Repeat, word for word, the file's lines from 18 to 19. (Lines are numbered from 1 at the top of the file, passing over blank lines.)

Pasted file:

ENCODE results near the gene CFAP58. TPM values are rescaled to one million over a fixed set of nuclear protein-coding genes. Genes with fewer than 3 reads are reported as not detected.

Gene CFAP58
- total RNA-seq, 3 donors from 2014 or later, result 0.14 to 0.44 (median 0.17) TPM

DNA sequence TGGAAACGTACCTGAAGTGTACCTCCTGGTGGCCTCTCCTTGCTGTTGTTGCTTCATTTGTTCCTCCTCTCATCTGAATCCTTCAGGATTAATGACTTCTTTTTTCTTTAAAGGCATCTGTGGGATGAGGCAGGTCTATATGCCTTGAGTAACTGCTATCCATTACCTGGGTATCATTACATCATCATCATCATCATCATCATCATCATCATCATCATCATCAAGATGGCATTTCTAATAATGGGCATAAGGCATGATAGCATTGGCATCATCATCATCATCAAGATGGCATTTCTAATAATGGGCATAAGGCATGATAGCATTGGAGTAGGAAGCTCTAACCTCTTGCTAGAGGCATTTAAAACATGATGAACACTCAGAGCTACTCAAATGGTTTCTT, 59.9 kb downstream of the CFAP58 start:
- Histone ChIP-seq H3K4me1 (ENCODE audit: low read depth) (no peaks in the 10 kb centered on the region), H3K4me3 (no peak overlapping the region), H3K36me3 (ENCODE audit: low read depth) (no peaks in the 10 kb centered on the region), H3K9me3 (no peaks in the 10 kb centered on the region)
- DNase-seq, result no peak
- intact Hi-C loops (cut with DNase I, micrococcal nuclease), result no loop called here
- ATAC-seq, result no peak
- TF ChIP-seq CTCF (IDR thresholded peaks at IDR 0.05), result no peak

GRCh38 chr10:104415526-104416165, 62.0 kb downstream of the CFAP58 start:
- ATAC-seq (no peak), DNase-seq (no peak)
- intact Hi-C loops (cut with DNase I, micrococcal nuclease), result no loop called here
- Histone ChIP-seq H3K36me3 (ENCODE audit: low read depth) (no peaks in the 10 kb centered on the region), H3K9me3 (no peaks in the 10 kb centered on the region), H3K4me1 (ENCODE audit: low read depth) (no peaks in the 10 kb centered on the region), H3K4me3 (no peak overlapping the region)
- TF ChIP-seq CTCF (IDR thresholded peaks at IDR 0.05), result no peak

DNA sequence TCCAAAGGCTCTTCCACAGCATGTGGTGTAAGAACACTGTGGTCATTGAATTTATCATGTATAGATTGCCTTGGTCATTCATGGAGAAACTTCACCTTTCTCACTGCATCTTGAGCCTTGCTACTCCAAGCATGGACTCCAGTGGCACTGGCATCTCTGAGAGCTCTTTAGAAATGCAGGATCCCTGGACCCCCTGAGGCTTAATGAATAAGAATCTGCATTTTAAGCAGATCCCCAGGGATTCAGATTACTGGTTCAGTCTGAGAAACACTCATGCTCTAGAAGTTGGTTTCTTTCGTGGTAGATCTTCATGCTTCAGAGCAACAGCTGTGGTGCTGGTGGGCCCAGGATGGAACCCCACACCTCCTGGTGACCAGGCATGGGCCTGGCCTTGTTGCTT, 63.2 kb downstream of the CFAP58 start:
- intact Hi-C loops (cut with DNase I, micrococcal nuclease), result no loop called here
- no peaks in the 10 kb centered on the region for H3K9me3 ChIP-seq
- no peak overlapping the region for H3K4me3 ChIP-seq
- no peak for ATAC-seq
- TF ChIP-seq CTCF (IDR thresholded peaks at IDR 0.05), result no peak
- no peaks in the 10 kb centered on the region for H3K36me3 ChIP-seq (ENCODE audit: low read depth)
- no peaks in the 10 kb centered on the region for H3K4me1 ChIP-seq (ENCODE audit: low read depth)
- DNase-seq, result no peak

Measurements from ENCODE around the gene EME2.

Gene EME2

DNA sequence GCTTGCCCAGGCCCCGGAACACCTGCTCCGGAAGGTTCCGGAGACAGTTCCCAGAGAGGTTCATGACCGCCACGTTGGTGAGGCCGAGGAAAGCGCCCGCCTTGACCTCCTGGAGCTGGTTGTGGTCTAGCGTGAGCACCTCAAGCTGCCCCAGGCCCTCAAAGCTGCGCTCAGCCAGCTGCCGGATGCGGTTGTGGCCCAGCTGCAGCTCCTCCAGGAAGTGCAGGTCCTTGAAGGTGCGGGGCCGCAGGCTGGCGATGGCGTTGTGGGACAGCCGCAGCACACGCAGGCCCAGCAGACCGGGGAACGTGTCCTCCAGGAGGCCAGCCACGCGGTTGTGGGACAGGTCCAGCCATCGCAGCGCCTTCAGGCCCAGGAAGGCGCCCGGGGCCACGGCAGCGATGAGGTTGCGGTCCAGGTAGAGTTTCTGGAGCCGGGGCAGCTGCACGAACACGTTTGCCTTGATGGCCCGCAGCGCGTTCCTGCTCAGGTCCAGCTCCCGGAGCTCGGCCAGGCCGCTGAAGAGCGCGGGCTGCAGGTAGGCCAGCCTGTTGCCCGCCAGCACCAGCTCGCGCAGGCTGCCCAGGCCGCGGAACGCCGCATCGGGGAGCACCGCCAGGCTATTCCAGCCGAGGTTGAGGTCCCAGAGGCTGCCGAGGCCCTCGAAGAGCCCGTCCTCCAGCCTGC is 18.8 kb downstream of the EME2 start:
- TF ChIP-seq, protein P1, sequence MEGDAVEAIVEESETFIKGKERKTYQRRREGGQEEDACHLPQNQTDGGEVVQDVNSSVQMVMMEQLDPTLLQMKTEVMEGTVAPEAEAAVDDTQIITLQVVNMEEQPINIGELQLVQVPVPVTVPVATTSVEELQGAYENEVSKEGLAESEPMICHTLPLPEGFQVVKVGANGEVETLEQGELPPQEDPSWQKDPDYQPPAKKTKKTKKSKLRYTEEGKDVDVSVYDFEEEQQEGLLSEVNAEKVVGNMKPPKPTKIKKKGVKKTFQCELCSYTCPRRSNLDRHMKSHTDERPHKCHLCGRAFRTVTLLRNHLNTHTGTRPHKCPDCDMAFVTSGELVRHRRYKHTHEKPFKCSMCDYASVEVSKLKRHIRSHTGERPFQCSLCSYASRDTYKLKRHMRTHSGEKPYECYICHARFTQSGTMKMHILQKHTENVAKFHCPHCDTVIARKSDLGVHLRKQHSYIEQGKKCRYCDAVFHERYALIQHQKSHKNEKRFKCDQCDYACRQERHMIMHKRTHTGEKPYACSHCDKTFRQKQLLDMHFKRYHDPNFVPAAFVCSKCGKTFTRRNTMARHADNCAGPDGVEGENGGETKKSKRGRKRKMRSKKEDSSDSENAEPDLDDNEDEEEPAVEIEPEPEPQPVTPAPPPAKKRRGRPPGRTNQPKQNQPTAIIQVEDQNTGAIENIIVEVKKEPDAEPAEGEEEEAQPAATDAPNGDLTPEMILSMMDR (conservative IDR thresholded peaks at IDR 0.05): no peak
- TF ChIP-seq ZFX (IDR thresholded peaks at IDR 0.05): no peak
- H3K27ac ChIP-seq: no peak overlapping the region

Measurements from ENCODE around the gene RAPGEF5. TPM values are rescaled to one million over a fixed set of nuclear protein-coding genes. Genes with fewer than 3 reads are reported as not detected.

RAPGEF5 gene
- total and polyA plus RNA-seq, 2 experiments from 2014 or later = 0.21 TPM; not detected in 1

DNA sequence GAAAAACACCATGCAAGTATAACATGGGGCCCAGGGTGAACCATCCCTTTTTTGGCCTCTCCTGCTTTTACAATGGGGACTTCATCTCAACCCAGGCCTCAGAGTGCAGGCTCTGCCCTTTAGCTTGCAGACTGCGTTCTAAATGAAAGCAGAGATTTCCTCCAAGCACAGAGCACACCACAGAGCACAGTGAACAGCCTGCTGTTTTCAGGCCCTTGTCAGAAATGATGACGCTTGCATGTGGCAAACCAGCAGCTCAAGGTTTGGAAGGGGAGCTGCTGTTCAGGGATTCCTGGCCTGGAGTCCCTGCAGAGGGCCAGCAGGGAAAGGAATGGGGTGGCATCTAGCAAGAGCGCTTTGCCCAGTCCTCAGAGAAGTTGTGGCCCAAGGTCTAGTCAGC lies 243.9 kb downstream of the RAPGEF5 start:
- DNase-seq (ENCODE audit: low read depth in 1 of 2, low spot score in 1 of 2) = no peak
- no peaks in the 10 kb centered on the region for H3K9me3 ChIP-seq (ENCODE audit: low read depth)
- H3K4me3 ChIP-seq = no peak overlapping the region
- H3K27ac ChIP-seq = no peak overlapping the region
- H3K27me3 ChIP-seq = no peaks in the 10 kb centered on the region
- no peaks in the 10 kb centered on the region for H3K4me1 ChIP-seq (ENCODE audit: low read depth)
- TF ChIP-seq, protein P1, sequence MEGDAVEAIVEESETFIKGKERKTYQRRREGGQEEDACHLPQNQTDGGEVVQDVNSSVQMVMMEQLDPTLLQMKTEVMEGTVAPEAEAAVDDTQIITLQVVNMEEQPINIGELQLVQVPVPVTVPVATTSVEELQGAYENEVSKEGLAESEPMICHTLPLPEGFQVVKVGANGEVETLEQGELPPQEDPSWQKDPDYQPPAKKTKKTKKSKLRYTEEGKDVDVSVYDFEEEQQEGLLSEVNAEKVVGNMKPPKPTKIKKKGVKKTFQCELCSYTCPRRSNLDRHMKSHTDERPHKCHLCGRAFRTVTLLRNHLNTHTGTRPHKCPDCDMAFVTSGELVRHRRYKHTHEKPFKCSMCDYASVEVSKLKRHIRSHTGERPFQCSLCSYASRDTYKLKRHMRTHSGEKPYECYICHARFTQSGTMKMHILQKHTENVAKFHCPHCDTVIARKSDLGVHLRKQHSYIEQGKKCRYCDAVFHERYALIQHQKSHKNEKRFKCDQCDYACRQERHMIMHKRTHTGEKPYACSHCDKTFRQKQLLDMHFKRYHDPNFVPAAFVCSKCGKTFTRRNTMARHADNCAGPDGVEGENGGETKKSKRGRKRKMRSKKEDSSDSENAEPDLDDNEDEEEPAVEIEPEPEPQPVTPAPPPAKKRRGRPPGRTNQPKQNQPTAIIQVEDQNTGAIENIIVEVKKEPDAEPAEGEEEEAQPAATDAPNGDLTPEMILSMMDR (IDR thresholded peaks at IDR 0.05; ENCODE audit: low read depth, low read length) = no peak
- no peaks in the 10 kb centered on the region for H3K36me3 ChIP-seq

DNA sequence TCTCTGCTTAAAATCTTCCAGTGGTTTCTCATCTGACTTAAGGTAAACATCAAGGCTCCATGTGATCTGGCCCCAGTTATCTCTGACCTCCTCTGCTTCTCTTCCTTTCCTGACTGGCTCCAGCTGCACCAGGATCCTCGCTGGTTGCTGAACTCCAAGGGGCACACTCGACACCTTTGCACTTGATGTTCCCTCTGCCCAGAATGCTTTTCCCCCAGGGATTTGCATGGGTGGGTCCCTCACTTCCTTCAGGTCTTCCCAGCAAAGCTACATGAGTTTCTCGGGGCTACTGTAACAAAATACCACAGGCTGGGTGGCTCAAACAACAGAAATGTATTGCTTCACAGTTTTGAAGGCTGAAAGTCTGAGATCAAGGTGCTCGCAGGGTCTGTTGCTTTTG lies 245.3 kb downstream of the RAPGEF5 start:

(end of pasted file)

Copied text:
- no peak overlapping the region for H3K4me3 ChIP-seq
- no peak for ATAC-seq